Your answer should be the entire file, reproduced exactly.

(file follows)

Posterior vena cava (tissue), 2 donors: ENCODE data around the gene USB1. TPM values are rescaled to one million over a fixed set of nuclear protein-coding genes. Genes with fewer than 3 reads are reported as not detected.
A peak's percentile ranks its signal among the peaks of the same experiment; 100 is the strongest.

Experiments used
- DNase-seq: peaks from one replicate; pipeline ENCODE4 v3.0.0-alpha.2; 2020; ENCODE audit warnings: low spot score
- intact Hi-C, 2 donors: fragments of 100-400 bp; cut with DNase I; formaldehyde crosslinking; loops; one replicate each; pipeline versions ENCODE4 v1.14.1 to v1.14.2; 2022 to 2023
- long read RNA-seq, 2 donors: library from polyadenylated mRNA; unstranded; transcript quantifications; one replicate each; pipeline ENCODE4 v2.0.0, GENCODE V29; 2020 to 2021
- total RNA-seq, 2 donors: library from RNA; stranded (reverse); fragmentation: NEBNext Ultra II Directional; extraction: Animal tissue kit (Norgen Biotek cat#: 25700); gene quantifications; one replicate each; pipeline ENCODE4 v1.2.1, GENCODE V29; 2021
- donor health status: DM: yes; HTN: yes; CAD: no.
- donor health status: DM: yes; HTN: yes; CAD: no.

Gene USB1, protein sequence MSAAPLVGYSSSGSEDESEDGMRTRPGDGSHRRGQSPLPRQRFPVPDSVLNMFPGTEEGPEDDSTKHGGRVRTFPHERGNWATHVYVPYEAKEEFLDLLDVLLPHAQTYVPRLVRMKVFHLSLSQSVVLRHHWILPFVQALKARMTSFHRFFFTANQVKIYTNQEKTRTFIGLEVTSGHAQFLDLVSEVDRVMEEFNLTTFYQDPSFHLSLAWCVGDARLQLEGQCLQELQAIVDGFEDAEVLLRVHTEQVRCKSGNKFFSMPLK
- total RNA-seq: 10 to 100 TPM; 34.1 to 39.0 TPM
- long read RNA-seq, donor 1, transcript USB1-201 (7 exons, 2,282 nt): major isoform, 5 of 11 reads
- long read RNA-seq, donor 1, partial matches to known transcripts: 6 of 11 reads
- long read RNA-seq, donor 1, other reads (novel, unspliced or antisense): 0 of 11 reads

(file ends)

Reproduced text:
Posterior vena cava (tissue), 2 donors: ENCODE data around the gene USB1. TPM values are rescaled to one million over a fixed set of nuclear protein-coding genes. Genes with fewer than 3 reads are reported as not detected.
A peak's percentile ranks its signal among the peaks of the same experiment; 100 is the strongest.

Experiments used
- DNase-seq: peaks from one replicate; pipeline ENCODE4 v3.0.0-alpha.2; 2020; ENCODE audit warnings: low spot score
- intact Hi-C, 2 donors: fragments of 100-400 bp; cut with DNase I; formaldehyde crosslinking; loops; one replicate each; pipeline versions ENCODE4 v1.14.1 to v1.14.2; 2022 to 2023
- long read RNA-seq, 2 donors: library from polyadenylated mRNA; unstranded; transcript quantifications; one replicate each; pipeline ENCODE4 v2.0.0, GENCODE V29; 2020 to 2021
- total RNA-seq, 2 donors: library from RNA; stranded (reverse); fragmentation: NEBNext Ultra II Directional; extraction: Animal tissue kit (Norgen Biotek cat#: 25700); gene quantifications; one replicate each; pipeline ENCODE4 v1.2.1, GENCODE V29; 2021
- donor health status: DM: yes; HTN: yes; CAD: no.
- donor health status: DM: yes; HTN: yes; CAD: no.

Gene USB1, protein sequence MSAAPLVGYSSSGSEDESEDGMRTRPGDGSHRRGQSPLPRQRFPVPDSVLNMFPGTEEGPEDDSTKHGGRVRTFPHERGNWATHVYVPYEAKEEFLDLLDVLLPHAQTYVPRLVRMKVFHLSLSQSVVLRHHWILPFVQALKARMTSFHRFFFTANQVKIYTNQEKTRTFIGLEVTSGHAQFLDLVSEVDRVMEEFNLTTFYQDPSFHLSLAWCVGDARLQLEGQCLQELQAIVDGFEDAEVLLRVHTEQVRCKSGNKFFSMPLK
- total RNA-seq: 10 to 100 TPM; 34.1 to 39.0 TPM
- long read RNA-seq, donor 1, transcript USB1-201 (7 exons, 2,282 nt): major isoform, 5 of 11 reads
- long read RNA-seq, donor 1, partial matches to known transcripts: 6 of 11 reads
- long read RNA-seq, donor 1, other reads (novel, unspliced or antisense): 0 of 11 reads